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Never say never to a finger-trapping passage (Mozart Rondo: Allegro K. 545)-Video

Mozart Sonata Rondo revised 2  Coda K. 545

While we all experience head on collisions with tricky measures despite our best efforts to avoid repeated catastrophes, (through careful, methodical practicing) there comes a time, to let go, and give the whole undertaking a rest. In my case, it was at least a year before I revisited the last part of Mozart’s Rondo: Allegro, (suicide-tripping measures 68-73)

In hindsight, if fingering choices were at the heart of my original problem, they had played enough of a role to force me to beg for various options from respected East Coast colleagues. Still, in the longterm, I endured ongoing mishaps as I careened into the final cadence.

Last night, I thankfully experienced a long sought reversal of fortune by tapping into my mental state as the best resource for change.

It wasn’t as much relaxation and composure that altered the inevitable, but a form of self-deception that finally smoothed out the terrain.

Thinking close to the keys through the last parallel thirds, that formerly locked my wrists and forearms, I thought LEGATO (connect them) at least as a mental construct to stay grounded. And then preserving that security blanket of notes in whatever form they took, I synched my breath to the outflow.

There’s no doubt that edginess, in any form will gut a tricky set of measures, and naturally the quickened pace can intimidate the most well-prepared pianist.

But add in some sane blocking routines to the mix, and the prognosis improves. But it’s not enough. The mental games a pianist plays are as important as the nuts and bolts of fingering choices and pedantic rehearsals.

So hopefully, this new turn of events captured step-by-step on video, will inspire others to preserve a positive outlook even in the worst of times. (so Never say Never!)

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Should a piano student be a carbon copy of the teacher?

The whole universe of music teaching and learning became crystallized when I found myself bouncing ideas back and forth with two parents of Suzuki-trained children on a blog COMMENTS forum.

First, I questioned the purist form of the Japanese imported “method” to the piano that delays note-reading to conform with the acquisition of language. Babies, for instance don’t learn to write until years after “speaking” the mother tongue.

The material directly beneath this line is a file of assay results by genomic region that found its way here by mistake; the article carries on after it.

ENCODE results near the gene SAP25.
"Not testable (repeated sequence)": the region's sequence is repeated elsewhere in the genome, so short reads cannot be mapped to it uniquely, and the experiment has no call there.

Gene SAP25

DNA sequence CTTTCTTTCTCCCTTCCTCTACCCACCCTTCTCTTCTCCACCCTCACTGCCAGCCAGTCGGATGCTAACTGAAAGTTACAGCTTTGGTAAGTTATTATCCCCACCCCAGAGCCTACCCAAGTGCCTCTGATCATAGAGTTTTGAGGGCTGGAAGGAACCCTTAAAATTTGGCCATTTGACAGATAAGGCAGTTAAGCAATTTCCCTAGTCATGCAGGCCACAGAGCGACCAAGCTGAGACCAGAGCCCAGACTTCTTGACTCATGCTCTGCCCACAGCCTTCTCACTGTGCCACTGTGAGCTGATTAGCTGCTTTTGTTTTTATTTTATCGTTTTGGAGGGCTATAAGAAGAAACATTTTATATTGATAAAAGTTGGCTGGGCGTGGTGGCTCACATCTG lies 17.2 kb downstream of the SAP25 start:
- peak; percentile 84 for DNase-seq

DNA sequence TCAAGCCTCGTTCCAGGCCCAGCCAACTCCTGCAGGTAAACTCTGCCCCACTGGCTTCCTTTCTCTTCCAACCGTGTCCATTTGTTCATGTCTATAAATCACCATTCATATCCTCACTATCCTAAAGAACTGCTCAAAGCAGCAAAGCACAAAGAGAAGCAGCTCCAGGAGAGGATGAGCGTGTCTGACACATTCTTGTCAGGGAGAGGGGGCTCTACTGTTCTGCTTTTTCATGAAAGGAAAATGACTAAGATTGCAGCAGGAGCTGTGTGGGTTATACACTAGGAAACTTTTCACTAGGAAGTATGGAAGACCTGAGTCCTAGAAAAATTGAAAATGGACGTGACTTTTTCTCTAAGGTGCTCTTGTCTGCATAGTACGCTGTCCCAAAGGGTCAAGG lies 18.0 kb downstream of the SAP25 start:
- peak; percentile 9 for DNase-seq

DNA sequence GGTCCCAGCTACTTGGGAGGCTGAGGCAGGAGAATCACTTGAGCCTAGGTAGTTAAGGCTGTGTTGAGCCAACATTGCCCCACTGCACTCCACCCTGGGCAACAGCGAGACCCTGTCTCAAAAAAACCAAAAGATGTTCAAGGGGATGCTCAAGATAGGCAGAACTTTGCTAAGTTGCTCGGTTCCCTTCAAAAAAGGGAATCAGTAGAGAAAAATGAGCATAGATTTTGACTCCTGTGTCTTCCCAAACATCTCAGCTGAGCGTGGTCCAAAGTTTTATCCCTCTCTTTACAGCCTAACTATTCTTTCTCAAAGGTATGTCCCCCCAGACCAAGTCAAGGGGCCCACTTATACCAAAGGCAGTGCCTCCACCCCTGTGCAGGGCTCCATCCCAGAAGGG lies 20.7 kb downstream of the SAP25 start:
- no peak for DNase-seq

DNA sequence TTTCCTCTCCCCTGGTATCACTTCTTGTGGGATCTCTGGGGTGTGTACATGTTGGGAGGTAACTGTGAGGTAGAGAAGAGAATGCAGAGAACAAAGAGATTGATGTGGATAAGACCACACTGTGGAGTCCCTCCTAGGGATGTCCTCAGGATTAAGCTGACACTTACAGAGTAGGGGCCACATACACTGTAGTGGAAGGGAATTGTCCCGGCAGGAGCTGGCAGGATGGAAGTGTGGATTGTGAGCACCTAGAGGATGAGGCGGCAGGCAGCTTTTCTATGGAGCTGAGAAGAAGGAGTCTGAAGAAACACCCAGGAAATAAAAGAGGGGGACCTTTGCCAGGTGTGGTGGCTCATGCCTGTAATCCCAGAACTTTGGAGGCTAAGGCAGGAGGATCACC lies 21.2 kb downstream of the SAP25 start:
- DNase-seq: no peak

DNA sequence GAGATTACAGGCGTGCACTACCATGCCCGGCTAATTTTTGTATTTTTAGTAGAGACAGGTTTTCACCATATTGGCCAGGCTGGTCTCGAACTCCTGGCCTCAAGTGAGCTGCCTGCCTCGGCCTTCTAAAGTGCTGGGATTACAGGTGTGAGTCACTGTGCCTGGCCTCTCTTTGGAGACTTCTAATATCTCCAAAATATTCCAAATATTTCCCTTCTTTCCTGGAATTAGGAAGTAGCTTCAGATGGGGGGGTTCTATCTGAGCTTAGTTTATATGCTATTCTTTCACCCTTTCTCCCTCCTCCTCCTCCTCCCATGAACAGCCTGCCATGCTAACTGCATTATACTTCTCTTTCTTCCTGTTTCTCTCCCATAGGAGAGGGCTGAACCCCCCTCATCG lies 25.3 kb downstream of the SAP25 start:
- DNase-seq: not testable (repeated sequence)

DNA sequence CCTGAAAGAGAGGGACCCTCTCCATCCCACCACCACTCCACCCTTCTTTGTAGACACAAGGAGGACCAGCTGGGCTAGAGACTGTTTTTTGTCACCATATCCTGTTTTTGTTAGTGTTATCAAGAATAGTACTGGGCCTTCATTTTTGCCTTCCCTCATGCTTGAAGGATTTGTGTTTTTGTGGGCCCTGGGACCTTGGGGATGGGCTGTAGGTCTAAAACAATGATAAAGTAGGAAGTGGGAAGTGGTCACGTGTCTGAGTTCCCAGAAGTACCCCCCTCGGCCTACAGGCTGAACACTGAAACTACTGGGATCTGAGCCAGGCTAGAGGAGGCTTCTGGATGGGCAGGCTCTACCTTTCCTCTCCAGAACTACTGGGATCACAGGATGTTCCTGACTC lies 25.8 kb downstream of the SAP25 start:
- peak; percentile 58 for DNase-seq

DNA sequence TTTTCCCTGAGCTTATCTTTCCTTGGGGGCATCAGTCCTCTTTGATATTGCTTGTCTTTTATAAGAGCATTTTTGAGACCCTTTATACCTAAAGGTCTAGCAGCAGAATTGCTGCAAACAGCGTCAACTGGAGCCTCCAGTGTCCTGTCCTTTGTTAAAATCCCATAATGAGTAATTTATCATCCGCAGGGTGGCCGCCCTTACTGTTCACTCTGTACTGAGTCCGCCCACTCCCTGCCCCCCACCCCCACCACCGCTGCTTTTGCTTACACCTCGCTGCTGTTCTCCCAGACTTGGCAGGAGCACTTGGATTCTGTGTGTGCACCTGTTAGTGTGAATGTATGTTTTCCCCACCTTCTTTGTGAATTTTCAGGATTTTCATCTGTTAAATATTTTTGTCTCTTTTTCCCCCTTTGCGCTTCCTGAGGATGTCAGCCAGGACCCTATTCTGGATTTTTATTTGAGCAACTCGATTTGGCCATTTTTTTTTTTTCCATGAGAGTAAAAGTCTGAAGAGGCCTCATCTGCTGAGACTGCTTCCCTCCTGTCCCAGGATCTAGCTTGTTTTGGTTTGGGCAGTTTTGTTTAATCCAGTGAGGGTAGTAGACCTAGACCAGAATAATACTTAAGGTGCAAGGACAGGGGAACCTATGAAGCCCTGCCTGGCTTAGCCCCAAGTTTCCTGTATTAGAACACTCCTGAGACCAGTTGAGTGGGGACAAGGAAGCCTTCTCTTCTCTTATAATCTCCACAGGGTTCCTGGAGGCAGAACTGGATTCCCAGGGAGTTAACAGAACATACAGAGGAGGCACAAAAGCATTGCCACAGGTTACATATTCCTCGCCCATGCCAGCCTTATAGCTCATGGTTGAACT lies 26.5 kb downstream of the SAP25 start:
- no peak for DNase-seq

But as they move right along to Kindergarten, letters and other symbols enter consciousness, and phonetics progresses to letter groupings, words, sentences, etc.

In the musical realm, there are differing opinions on what age is best to start a child on individualized piano study. The Suzuki followers often begin teaching a fledgling as young as 3 if not younger. Naturally, at that age, reading music is hardly expected.

According to parents who are pleased with the program, they regale the efforts of toddlers who listen to their teachers and copy what she plays.. they insist, without looking at their mentor’s fingers on the keys. (though fingering decisions are pivotal to good phrasing)

This is supposed to be ear training–or more specifically, “playing by ear.”

If this continues for years at a time, perhaps the child will have an ability to hear a tune, and play it back with a minimum of note errors. But what’s next?
And what’s the content of his playing from an interpretive dimension?

Let’s fast forward the clock to a 9-year old, “copying” the teacher week after week, month and after month, etc. and let’s say he’s playing a J.S. Bach Minuet. Whom does he sound like.. himself or an imported version of his teacher? Is he reading the music, looking at harmonic progressions and their influence on phrasing/nuance? Is he analyzing the form of his piece, etc. or still copying the authority figure without a second thought.

I believe a piano student grows over the years with a teacher who tries to imbue a sense of independence in the creative learning process. She takes baby steps with the pupil, but doesn’t leave him tied to her apron strings.